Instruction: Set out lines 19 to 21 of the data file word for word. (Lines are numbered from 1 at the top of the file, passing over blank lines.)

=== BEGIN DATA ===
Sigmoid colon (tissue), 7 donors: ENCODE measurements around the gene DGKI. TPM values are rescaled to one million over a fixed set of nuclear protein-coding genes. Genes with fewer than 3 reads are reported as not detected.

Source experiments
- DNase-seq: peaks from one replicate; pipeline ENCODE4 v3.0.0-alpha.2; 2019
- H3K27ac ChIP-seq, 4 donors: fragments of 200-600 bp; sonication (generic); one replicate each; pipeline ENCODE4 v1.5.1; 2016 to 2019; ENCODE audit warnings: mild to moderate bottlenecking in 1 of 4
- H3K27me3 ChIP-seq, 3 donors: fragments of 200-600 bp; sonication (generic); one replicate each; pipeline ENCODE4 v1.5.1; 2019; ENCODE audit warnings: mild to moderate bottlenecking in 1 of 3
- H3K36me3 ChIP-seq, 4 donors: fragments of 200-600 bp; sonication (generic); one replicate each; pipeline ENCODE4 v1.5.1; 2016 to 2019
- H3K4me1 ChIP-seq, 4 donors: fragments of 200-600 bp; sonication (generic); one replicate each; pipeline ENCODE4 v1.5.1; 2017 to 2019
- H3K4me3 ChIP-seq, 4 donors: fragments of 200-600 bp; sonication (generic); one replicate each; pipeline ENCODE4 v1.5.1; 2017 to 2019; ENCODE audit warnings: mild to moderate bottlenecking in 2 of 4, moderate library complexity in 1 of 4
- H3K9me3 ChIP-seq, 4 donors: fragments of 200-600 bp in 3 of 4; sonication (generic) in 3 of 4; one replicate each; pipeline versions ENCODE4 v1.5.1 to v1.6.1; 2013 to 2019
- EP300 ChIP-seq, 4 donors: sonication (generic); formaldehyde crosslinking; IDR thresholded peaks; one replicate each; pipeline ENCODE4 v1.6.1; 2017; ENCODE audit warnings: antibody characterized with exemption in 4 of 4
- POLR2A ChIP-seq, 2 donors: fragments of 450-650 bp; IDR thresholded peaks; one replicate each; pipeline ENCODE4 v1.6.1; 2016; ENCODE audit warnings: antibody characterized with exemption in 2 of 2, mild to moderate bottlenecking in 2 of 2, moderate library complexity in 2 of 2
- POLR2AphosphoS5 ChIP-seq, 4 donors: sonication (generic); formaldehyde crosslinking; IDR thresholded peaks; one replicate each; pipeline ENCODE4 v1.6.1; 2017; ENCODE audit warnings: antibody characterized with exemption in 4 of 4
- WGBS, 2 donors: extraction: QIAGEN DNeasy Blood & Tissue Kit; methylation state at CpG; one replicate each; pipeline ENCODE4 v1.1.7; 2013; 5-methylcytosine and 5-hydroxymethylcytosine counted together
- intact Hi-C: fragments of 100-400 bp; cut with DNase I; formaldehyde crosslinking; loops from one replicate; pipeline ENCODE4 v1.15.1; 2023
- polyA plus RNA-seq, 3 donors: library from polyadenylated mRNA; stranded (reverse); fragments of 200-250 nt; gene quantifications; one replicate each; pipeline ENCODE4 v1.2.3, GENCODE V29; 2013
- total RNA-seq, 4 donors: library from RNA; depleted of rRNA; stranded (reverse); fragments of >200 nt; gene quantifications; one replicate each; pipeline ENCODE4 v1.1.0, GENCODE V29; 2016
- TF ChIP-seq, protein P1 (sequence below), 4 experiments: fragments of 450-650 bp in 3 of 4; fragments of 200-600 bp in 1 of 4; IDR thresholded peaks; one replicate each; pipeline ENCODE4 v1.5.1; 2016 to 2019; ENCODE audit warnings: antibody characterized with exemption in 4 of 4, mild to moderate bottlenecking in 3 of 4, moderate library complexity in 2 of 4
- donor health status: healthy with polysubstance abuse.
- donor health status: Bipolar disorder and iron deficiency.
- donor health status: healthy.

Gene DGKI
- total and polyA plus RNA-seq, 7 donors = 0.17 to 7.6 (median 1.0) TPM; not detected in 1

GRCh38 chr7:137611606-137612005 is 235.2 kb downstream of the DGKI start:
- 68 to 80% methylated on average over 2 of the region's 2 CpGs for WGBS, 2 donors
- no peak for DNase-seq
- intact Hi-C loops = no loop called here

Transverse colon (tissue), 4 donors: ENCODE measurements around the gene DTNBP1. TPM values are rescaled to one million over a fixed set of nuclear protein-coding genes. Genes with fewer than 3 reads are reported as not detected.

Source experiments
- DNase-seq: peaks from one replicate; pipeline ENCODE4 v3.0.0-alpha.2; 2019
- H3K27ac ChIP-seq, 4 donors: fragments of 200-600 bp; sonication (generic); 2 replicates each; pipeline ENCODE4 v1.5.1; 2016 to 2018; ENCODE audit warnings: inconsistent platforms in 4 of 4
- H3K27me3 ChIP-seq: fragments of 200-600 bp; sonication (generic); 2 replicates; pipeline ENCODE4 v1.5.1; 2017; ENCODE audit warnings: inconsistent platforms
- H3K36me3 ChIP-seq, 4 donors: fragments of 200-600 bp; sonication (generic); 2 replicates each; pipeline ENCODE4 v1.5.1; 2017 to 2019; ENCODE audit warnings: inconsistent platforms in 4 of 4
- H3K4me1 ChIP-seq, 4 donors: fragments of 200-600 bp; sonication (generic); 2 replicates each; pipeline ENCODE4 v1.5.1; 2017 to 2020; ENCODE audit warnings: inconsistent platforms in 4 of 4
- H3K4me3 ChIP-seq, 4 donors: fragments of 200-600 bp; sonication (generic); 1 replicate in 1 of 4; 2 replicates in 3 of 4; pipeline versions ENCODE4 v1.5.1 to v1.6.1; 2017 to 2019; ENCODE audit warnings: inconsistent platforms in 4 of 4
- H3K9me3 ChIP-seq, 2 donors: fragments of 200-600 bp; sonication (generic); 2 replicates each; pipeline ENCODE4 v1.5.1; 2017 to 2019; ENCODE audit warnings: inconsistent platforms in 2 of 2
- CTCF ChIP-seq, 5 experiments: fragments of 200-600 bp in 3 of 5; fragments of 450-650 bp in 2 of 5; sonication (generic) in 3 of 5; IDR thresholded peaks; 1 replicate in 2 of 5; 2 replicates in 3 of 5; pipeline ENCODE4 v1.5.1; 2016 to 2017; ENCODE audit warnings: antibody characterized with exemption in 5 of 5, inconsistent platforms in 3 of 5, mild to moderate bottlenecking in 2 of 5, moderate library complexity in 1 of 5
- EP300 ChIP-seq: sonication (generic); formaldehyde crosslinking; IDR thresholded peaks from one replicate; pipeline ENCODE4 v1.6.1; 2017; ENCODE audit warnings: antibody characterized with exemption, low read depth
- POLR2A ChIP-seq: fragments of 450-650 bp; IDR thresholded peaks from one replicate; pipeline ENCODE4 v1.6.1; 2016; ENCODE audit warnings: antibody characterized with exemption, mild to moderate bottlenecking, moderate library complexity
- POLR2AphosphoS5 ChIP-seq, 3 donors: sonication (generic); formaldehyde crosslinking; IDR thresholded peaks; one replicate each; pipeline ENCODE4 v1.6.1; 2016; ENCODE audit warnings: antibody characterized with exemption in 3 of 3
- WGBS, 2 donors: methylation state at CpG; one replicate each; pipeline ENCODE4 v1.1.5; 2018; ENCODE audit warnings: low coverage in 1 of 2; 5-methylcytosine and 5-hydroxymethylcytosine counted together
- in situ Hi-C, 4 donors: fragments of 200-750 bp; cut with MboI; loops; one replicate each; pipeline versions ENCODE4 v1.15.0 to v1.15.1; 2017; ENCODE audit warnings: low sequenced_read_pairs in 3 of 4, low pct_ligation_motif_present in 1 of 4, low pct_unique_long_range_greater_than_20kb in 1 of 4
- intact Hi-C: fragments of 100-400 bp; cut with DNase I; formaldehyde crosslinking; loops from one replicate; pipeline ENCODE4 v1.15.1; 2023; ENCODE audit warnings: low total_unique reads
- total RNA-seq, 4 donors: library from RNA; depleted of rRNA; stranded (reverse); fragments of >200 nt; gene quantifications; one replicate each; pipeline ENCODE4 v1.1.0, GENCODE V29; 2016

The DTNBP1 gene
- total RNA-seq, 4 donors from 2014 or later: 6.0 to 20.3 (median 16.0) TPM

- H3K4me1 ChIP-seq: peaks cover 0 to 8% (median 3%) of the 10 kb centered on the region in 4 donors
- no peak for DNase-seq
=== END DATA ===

- donor health status: Bipolar disorder and iron deficiency.
- donor health status: healthy.

Gene DGKI